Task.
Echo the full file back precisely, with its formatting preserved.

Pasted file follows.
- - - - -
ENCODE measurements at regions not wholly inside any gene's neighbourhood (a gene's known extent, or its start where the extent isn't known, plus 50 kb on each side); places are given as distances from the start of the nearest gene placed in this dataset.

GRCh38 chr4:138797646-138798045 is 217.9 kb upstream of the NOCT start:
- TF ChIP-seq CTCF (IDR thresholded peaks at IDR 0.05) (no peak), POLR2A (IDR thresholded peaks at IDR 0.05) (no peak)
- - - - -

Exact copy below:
ENCODE measurements at regions not wholly inside any gene's neighbourhood (a gene's known extent, or its start where the extent isn't known, plus 50 kb on each side); places are given as distances from the start of the nearest gene placed in this dataset.

GRCh38 chr4:138797646-138798045 is 217.9 kb upstream of the NOCT start:
- TF ChIP-seq CTCF (IDR thresholded peaks at IDR 0.05) (no peak), POLR2A (IDR thresholded peaks at IDR 0.05) (no peak)